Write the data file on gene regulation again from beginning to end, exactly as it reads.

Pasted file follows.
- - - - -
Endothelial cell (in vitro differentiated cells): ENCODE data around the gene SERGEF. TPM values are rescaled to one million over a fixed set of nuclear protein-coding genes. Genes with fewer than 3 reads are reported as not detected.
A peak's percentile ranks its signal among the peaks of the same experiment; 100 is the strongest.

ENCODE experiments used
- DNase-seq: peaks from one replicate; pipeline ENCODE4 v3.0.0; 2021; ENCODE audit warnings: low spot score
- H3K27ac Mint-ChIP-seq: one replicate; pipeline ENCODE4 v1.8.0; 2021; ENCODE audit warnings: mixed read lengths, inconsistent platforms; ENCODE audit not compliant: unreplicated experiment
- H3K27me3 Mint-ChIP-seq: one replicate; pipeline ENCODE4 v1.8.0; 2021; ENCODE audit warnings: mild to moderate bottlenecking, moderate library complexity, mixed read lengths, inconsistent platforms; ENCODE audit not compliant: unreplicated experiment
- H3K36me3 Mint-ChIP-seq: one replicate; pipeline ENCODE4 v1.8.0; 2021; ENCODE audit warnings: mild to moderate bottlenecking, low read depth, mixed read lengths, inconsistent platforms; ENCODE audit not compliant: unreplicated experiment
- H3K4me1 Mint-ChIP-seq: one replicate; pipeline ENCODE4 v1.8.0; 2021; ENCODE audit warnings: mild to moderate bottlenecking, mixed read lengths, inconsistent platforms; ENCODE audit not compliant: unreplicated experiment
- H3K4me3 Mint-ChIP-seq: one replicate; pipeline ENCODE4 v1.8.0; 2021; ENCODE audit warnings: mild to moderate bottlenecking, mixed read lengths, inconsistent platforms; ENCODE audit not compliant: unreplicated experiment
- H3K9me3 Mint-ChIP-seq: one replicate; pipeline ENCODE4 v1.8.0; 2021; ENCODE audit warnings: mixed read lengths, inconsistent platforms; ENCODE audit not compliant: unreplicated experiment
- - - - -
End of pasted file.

Endothelial cell (in vitro differentiated cells): ENCODE data around the gene SERGEF. TPM values are rescaled to one million over a fixed set of nuclear protein-coding genes. Genes with fewer than 3 reads are reported as not detected.
A peak's percentile ranks its signal among the peaks of the same experiment; 100 is the strongest.

ENCODE experiments used
- DNase-seq: peaks from one replicate; pipeline ENCODE4 v3.0.0; 2021; ENCODE audit warnings: low spot score
- H3K27ac Mint-ChIP-seq: one replicate; pipeline ENCODE4 v1.8.0; 2021; ENCODE audit warnings: mixed read lengths, inconsistent platforms; ENCODE audit not compliant: unreplicated experiment
- H3K27me3 Mint-ChIP-seq: one replicate; pipeline ENCODE4 v1.8.0; 2021; ENCODE audit warnings: mild to moderate bottlenecking, moderate library complexity, mixed read lengths, inconsistent platforms; ENCODE audit not compliant: unreplicated experiment
- H3K36me3 Mint-ChIP-seq: one replicate; pipeline ENCODE4 v1.8.0; 2021; ENCODE audit warnings: mild to moderate bottlenecking, low read depth, mixed read lengths, inconsistent platforms; ENCODE audit not compliant: unreplicated experiment
- H3K4me1 Mint-ChIP-seq: one replicate; pipeline ENCODE4 v1.8.0; 2021; ENCODE audit warnings: mild to moderate bottlenecking, mixed read lengths, inconsistent platforms; ENCODE audit not compliant: unreplicated experiment
- H3K4me3 Mint-ChIP-seq: one replicate; pipeline ENCODE4 v1.8.0; 2021; ENCODE audit warnings: mild to moderate bottlenecking, mixed read lengths, inconsistent platforms; ENCODE audit not compliant: unreplicated experiment
- H3K9me3 Mint-ChIP-seq: one replicate; pipeline ENCODE4 v1.8.0; 2021; ENCODE audit warnings: mixed read lengths, inconsistent platforms; ENCODE audit not compliant: unreplicated experiment